By Anita Rice
BBC News and Current Affairs
The LA murder rate is going up and the police chief has requested more officers. But California is broke and cannot afford to recruit.
Ms Rice says Chief Bratton needs more police officers in LA
Civil rights lawyer Connie Rice warns that with too few officers to "police humanely", parts of the city may as well be in Falluja.
Los Angeles is notorious for gang violence, but even by LA standards 2002 was gruesome. With 658 murders in just that one year, it became America's murder capital.
Of those murders, almost half were directly related to gang turf wars involving drugs and guns. And of those gangs, most are based in south-central or south-east LA.
With a spiralling murder rate and poor police-community relations following the Rodney King riots and the Rampart corruption scandal, the city appointed a new chief to clean up its act.
Amid much fanfare and hype William Bratton - the man credited with cleaning up New York's once-soaring crime rate under the political stewardship of former mayor Rudy Giuliani - was brought in to get LA under control.
Chief Bratton immediately appointed a second deputy charged with concentrating some officers in gang areas and targeting gangs. He also prioritised improving relations with minority communities.
And 2003 saw the overall murder rate fall in LA by 23%, but so far this year the murder rate is back on the increase across the city.
The LAPD's figures show a 5% year-on-year rise in homicides from Jan to April 2004.
And while the number of homicides fell in some neighbourhoods last year, it only ever continued to rise in the hardcore gang areas.
In civil-rights lawyer Connie Rice's words, the officers are simply "shovelling quicksand" - and without more equipment, back-up, effective witness protection, training and, crucially, more officers, they are fighting a losing battle.
And she should know. Having worked with the community and the LAPD on various initiatives and reform programmes ever since the 1992 Rodney King case sparked riots, she is now about to begin investigating the newly re-opened Rampart police corruption scandal inquiry.
Aside from a rising homicide rate, Ms Rice warns that the gangs are crossing a line that has not been crossed before: They are now targeting police officers themselves.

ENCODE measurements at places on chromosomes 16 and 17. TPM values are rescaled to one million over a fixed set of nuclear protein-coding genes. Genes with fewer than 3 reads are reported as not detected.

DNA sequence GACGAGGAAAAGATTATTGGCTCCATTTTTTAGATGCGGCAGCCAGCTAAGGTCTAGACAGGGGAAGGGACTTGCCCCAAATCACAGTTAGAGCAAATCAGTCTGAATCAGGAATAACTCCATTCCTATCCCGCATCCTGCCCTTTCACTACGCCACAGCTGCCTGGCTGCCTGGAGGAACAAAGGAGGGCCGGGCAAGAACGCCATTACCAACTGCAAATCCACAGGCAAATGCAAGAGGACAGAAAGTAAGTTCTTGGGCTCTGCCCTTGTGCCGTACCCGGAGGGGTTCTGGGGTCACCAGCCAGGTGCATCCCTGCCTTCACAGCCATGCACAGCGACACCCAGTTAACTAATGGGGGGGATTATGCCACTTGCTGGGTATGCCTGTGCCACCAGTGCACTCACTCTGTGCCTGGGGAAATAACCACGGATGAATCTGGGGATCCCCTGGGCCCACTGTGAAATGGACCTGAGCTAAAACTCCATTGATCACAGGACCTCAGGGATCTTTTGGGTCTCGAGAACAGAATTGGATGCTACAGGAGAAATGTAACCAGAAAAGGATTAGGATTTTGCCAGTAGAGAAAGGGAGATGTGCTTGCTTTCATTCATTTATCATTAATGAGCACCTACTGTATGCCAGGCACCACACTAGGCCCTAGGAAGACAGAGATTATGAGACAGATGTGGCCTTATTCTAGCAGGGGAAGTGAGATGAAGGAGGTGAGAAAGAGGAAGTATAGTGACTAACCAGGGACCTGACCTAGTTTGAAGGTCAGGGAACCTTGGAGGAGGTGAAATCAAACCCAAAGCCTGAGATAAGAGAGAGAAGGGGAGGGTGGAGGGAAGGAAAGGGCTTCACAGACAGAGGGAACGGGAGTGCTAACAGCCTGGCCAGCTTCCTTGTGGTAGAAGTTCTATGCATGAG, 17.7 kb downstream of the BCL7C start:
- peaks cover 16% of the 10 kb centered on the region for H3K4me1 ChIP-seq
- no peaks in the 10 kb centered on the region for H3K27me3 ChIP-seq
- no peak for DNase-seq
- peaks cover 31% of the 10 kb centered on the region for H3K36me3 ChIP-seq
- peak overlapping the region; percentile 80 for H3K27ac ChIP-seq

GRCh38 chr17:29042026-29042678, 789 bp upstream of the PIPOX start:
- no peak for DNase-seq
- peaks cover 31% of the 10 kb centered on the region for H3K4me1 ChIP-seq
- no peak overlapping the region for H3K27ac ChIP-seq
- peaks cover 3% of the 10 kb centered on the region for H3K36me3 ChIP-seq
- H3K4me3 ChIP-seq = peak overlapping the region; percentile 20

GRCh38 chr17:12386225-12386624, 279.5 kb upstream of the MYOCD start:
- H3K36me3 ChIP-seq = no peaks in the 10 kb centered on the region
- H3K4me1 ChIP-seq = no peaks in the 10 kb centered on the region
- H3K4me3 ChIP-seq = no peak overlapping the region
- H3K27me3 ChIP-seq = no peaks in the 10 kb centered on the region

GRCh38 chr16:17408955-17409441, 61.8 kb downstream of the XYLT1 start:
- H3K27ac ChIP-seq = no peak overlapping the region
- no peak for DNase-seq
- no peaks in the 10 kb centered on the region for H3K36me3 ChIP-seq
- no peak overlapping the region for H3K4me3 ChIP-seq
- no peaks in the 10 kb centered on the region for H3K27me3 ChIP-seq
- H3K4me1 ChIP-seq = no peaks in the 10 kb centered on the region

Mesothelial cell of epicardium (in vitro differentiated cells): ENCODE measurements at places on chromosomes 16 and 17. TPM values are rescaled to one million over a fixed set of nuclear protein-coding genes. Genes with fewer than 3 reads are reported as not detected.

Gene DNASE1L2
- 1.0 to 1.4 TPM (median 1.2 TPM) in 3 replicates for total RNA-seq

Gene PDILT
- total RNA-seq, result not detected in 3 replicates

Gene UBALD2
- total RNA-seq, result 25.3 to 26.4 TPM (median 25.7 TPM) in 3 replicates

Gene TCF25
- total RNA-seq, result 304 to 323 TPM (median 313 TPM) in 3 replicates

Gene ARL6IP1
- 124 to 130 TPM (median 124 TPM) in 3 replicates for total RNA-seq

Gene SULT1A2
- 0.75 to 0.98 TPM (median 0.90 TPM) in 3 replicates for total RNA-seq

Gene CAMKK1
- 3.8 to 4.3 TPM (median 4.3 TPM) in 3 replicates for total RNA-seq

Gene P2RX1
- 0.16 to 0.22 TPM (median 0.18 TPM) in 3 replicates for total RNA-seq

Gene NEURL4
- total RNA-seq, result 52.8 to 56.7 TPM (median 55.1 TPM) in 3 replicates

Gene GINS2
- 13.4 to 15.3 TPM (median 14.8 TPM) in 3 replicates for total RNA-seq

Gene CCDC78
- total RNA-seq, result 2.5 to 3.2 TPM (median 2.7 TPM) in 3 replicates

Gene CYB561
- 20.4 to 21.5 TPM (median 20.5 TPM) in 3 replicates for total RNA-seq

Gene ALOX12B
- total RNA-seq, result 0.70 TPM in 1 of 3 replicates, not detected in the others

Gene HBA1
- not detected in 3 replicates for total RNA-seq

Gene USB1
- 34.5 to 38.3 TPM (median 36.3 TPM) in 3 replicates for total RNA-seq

She says: "It's one thing for gangsters to exchange fire with the police in situations, but we are now starting to see sniping. We are now seeing the ambushing of cops by gangsters and we should be panicking.
"We are on the way to a point of no return and we will end up in a Falluja situation. It is already a Falluja situation in some areas. LA is on the road to Falluja."
Ms Rice also claims potential witnesses are even being murdered by criminals inside jails because the prisons are "so overcrowded and thinly staffed". She says this has happened five times already this year alone.
She also says the situation with gangs was so out of control that even older gang leaders were frightened of today's members because they do not operate within a moral framework at all.
"Who's bringing them up?" one former Crips gang leader asked Ms Rice after telling her even he feared the younger gangsters. She warns when that happens, "We should be very, very afraid."
Ms Rice says the way LA is policed needs to be overhauled.
Ms Rice says even former gang leaders fear today's gangsters
She says the LAPD's tactics resemble those of an occupying army that is effectively at war with the community and only hopes to hold criminals in one area.
"It's a containment model. It's highly aggressive but we don't have enough cops to police humanely, just to keep crime contained."
Police officers routinely stop and search people in a bid to get information and under the law they are free to stop anyone on probation. In these areas Ms Rice says you can presume that 80% of the population are on probation.
She describes these tactics as creating "a police state, it is not a constitutional democracy in these areas", and believes the only way to control the gangs effectively is for the police to become part of the community.
She says the police must "act like part of the community, live there and talk to people because the LAPD needs community intelligence.
"The community is the only place. They are the only ones who know who is psychopathic and who's just wearing gang colours because they might get beaten or even killed."
She claims that while Chief Bratton has made "big changes at leadership level that doesn't mean the desk sergeant gets it."
Ms Rice is not optimistic for the future; she thinks it will take from 15 to 20 years before the changes Chief Bratton has succeeded with at leadership level reach the rank and file officers.
California is broke and the city has not been able to fund recruiting the extra officers Chief Bratton requested.
Ms Rice claims the city is about to close 10 swimming pools and business analysts are warning that teenagers face the toughest holiday job market this summer for 40 years.
With the existing, simmering tensions, without any increase in police numbers and a reduction in facilities and employment, Connie Rice warns LA is facing a "very long, hot summer."
In a statement to the BBC an LAPD spokesman quoted Chief Bratton as saying: "At a time when youth gang murders are on the rise, we need Congress to reject proposed cuts to juvenile justice funds.
"Instead, we must increase investments in the proven community programs working with our police to cut gang crime."
LAPD: To Protect and Serve? was broadcast in the UK on BBC Two on Thursday, 3 June, 2004 at 2100 BST.
Connie Rice, civil rights lawyer and co-director of the Advancement Project in LA, appears in the above television documentary.